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Web 2.0 is a term Internet entrepreneur Tim O’Reilly popularized to describe a stage in the development of the world wide web as a platform. It refers to a set of technical changes that facilitate the creation, dissemination, and sharing of digital content. Web 2.0 frames users as collaborating in the production, shaping, and distribution of news and information, rather than passively consuming content that others create. Web 2.0 provides the infrastructure for potentially geographically dispersed individuals with common interests to connect and collaborate via the Internet without any central coordination. The new generation of Internet services and devices, often called ‘social media,’ includes blogs, wikis, social networking sites, web applications, mashups, and folksonomies. Web 2.0 is a relatively new and underdeveloped concept in communication and journalism research. Studies to date indicate it has affected the news media in three broad ways.
First, Web 2.0 extends the notion of a participatory media culture. During major news events, users have taken on roles once reserved for professional journalists (Newman 2009). The terms used, often interchangeably, to refer to the activity of users who gather, report, analyze, and share news and information include ‘participatory journalism,’ ‘user-generated content,’ and ‘citizen journalism.’ Participatory media reduce the hierarchy of owners, producers, and audiences and undermine the journalists’ control of gatekeeping. In the first decade of Web 2.0, news organizations strictly circumscribed opportunities for users to participate in news production. The mechanism most often adopted was audience comments on stories (Singer et al. 2011). Users may contribute raw news material and comment on finished journalistic products, but journalists retain editorial control. The online mechanisms reproduce past practices, such as letters to the editor or radio call-in programming.
Second, the news media are incorporating the ethos of Web 2.0 into journalistic practices on an ad hoc basis (Singer et al. 2011). In collaborative initiatives, or ‘pro-am’ journalism, professional journalists work with users to cover stories or topics, supplementing existing news gathering and enhancing output (‘social news’). Networked, distributed, and real-time services such as Twitter are influencing the dissemination of news. New social media allow immediate sharing of short fragments of data. First reports routinely come from those on the scene rather than from professional journalists. Immediate services such as Twitter may compress news cycles, particularly in countries with high levels of Internet connectivity and mobile telephony. Social media may also potentially speed up the spread of rumors or wrong information. Newsrooms face pressures over what to report and when, shifting from being first to instead curating and verifying content (Newman 2009).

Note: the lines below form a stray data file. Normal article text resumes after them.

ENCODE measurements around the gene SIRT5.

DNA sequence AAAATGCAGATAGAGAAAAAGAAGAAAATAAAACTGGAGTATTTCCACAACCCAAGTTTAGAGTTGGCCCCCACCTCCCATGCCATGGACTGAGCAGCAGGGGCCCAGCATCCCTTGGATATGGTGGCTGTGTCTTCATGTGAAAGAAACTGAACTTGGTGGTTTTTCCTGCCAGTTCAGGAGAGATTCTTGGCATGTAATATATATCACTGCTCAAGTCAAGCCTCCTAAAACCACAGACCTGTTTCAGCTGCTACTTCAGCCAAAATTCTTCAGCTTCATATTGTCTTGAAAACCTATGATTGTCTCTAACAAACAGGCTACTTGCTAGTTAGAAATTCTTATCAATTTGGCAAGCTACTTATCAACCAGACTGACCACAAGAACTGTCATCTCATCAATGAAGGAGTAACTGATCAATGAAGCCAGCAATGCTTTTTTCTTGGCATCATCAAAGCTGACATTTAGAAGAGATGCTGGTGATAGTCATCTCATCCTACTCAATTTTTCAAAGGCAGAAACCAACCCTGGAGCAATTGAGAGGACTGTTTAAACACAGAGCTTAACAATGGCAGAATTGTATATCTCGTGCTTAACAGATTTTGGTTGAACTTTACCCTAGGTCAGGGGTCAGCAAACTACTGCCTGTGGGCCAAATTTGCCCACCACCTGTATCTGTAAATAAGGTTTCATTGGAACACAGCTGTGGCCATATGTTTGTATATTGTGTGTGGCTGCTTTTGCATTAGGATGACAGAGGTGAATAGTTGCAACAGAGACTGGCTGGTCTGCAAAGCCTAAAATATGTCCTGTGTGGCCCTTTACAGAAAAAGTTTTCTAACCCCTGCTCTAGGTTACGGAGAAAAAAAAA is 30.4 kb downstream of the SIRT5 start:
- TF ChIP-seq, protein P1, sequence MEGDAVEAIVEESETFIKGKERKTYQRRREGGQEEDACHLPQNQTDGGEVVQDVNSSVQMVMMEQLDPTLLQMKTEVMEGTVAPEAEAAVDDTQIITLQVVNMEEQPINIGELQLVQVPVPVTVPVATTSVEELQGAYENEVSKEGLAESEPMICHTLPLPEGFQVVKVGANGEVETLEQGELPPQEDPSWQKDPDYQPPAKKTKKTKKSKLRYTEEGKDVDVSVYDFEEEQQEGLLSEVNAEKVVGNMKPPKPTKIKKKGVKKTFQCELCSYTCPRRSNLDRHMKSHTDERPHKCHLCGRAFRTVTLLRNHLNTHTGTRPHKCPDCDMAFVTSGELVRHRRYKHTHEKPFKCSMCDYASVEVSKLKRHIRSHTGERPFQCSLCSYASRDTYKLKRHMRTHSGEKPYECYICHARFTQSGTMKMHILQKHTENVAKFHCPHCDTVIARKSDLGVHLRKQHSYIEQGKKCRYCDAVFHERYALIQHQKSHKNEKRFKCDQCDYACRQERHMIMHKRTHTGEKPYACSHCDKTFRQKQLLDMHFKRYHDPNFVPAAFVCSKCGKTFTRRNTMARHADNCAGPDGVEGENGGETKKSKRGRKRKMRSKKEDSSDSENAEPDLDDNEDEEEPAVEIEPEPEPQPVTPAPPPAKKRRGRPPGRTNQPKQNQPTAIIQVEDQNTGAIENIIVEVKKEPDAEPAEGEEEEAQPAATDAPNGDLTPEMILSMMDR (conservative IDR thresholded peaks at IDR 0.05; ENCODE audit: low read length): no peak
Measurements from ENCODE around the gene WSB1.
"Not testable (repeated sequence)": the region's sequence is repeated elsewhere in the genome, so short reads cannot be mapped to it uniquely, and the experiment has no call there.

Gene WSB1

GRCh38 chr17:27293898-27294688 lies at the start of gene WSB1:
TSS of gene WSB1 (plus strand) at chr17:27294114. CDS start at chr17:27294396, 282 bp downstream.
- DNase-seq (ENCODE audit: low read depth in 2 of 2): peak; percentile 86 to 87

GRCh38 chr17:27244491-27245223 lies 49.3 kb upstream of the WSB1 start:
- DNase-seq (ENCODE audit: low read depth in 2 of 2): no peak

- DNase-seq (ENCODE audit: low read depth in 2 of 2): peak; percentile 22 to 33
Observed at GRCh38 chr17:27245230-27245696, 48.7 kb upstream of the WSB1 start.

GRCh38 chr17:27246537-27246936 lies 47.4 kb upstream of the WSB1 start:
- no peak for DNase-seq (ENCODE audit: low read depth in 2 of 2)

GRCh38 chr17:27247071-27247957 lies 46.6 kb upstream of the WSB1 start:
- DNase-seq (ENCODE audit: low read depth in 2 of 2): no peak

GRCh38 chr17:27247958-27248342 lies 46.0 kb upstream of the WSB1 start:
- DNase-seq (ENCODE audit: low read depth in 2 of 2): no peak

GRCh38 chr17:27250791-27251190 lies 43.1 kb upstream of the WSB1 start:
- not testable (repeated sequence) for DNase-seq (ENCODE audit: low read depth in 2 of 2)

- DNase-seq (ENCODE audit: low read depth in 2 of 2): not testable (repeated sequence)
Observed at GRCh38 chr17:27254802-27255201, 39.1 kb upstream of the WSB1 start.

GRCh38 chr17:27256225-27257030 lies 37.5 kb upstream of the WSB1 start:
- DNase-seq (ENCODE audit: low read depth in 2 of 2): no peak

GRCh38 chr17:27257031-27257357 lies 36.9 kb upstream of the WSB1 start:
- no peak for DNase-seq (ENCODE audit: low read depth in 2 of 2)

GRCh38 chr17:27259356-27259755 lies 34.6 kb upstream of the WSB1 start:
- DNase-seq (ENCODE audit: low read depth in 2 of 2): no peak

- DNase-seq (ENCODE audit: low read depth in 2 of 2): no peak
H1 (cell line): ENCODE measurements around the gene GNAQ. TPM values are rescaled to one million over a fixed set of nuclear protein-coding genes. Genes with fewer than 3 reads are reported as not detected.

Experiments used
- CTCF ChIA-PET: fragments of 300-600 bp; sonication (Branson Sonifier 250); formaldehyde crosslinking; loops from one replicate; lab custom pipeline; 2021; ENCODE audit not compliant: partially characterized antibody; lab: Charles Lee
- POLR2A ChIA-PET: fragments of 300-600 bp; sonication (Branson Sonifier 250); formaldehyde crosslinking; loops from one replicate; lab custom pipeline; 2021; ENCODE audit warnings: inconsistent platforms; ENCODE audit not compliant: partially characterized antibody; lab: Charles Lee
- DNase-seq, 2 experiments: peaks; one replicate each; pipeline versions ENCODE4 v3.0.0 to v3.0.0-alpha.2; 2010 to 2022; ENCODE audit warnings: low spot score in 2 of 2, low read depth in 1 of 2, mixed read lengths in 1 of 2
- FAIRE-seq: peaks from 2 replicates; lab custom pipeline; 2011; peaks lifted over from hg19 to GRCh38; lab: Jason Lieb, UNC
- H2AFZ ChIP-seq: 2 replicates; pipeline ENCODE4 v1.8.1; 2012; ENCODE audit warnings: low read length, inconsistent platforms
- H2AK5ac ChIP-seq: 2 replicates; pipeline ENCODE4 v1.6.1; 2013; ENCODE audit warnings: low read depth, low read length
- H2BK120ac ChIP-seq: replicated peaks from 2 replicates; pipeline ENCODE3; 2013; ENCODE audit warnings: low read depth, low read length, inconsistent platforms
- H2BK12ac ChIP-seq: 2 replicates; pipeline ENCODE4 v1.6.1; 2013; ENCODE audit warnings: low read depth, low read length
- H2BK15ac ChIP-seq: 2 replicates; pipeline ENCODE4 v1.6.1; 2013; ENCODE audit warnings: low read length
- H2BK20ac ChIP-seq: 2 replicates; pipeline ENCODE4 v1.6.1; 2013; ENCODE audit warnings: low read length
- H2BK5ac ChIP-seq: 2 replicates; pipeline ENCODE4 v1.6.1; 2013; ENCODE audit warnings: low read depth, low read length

Third, Web 2.0 blogs and other social media focus on openness, connection, and sharing. The news media have widely adopted blogging by journalists, who see the conversational, informal, and often personal format as a way to connect with audiences and demonstrate transparency. Journalists have similarly incorporated Twitter into their daily routines as a way to share content, develop relationships, and build community. The use of social media has led to a debate over journalism ethics, particularly over how these media blur the professional and personal. Newsrooms have set editorial policies for social media due to concerns about trust and credibility. Research so far indicates that journalists are adding social media tools to fit their existing norms and practices.
For the audience, sharing and discussing news can now take place online through social networks. In some settings, exchanging links and recommendations is a form of cultural currency in social networks (Purcell et al. 2010). A large segment of the audience then relies on their electronic social network to alert them to news of interest. But social networks may limit the breadth of information people receive. On Web 2.0, audiences appear to consult multiple sources on multiple platforms (Purcell et al. 2010). Social recommendation may extend the reach of news content and drive traffic to it. Websites of large, mainstream news organizations include social networking functionality to let users share links (Singer et al. 2011), impacting business models based on delivering large, aggregate audiences to advertisers.
- Gillmor, D. (2004). We the media: Grassroots journalism by the people, for the people. Sebastopol, CA: O’Reilly.
- Newman, N. (2009). The rise of social media and its impact on mainstream journalism. Working Paper, Reuters Institute for the Study of Journalism. At https://reutersinstitute.politics.ox.ac.uk/sites/default/files/2017-11/The%20rise%20of%20social%20media%20and%20its%20impact%20on%20mainstream%20journalism.pdf
- O’Reilly, T. (2005). What is Web 2.0: Design patterns and business models for the next generation of software. At https://www.oreilly.com/pub/a/web2/archive/what-is-web-20.html
- Purcell, K., Rainie, L., Mitchell, A., Rosenstiel, T., & Olmstead, K. (2010). Understanding the participatory news consumer. At https://www.pewinternet.org/2010/03/01/understanding-the-participatory-news-consumer/
- Singer, J. B., Hermida, A., Domingo, D. et al. (2011). Participatory journalism in online newspapers: Guarding the Internet’s open gates. Oxford: Wiley Blackwell.